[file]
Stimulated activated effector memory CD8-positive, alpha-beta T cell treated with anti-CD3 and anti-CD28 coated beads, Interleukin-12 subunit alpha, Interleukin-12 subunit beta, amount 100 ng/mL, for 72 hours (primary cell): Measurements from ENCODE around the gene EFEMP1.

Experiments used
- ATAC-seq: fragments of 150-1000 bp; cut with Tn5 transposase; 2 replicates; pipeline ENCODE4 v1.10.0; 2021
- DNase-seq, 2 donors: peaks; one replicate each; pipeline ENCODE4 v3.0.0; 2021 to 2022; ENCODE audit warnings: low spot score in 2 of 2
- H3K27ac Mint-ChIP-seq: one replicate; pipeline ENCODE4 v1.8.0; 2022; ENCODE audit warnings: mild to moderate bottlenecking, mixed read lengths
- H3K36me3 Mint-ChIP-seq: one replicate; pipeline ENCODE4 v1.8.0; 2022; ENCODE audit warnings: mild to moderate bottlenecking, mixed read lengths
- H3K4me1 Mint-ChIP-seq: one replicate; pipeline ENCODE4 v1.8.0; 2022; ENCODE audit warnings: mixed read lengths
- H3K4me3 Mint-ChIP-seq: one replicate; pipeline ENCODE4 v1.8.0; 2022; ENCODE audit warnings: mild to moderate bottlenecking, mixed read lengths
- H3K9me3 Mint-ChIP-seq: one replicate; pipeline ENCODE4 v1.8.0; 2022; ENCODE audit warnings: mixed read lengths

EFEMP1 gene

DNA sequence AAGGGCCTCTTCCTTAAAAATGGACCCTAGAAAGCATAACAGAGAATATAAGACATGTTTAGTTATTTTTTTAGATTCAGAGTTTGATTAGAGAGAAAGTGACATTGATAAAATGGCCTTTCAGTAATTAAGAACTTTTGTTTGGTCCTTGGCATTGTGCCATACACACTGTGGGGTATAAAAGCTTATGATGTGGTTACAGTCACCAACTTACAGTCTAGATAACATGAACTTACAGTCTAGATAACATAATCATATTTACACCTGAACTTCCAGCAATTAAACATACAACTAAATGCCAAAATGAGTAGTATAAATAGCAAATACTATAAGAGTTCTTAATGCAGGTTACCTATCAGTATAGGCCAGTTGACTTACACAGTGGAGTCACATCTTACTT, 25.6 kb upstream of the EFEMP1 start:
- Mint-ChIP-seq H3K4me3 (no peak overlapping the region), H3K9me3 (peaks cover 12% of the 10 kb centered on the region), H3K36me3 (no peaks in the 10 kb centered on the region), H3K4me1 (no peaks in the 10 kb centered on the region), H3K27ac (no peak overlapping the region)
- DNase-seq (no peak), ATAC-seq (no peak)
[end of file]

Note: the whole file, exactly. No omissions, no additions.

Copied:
Stimulated activated effector memory CD8-positive, alpha-beta T cell treated with anti-CD3 and anti-CD28 coated beads, Interleukin-12 subunit alpha, Interleukin-12 subunit beta, amount 100 ng/mL, for 72 hours (primary cell): Measurements from ENCODE around the gene EFEMP1.

Experiments used
- ATAC-seq: fragments of 150-1000 bp; cut with Tn5 transposase; 2 replicates; pipeline ENCODE4 v1.10.0; 2021
- DNase-seq, 2 donors: peaks; one replicate each; pipeline ENCODE4 v3.0.0; 2021 to 2022; ENCODE audit warnings: low spot score in 2 of 2
- H3K27ac Mint-ChIP-seq: one replicate; pipeline ENCODE4 v1.8.0; 2022; ENCODE audit warnings: mild to moderate bottlenecking, mixed read lengths
- H3K36me3 Mint-ChIP-seq: one replicate; pipeline ENCODE4 v1.8.0; 2022; ENCODE audit warnings: mild to moderate bottlenecking, mixed read lengths
- H3K4me1 Mint-ChIP-seq: one replicate; pipeline ENCODE4 v1.8.0; 2022; ENCODE audit warnings: mixed read lengths
- H3K4me3 Mint-ChIP-seq: one replicate; pipeline ENCODE4 v1.8.0; 2022; ENCODE audit warnings: mild to moderate bottlenecking, mixed read lengths
- H3K9me3 Mint-ChIP-seq: one replicate; pipeline ENCODE4 v1.8.0; 2022; ENCODE audit warnings: mixed read lengths

EFEMP1 gene

DNA sequence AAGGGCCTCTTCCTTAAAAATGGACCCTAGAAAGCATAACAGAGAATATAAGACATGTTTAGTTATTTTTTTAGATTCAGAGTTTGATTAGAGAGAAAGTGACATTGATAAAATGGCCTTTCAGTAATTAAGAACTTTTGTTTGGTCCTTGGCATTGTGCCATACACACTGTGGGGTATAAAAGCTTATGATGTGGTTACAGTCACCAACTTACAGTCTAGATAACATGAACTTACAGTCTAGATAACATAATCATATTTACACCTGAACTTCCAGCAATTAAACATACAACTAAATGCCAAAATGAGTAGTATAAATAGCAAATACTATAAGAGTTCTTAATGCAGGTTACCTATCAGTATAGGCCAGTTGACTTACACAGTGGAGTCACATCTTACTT, 25.6 kb upstream of the EFEMP1 start:
- Mint-ChIP-seq H3K4me3 (no peak overlapping the region), H3K9me3 (peaks cover 12% of the 10 kb centered on the region), H3K36me3 (no peaks in the 10 kb centered on the region), H3K4me1 (no peaks in the 10 kb centered on the region), H3K27ac (no peak overlapping the region)
- DNase-seq (no peak), ATAC-seq (no peak)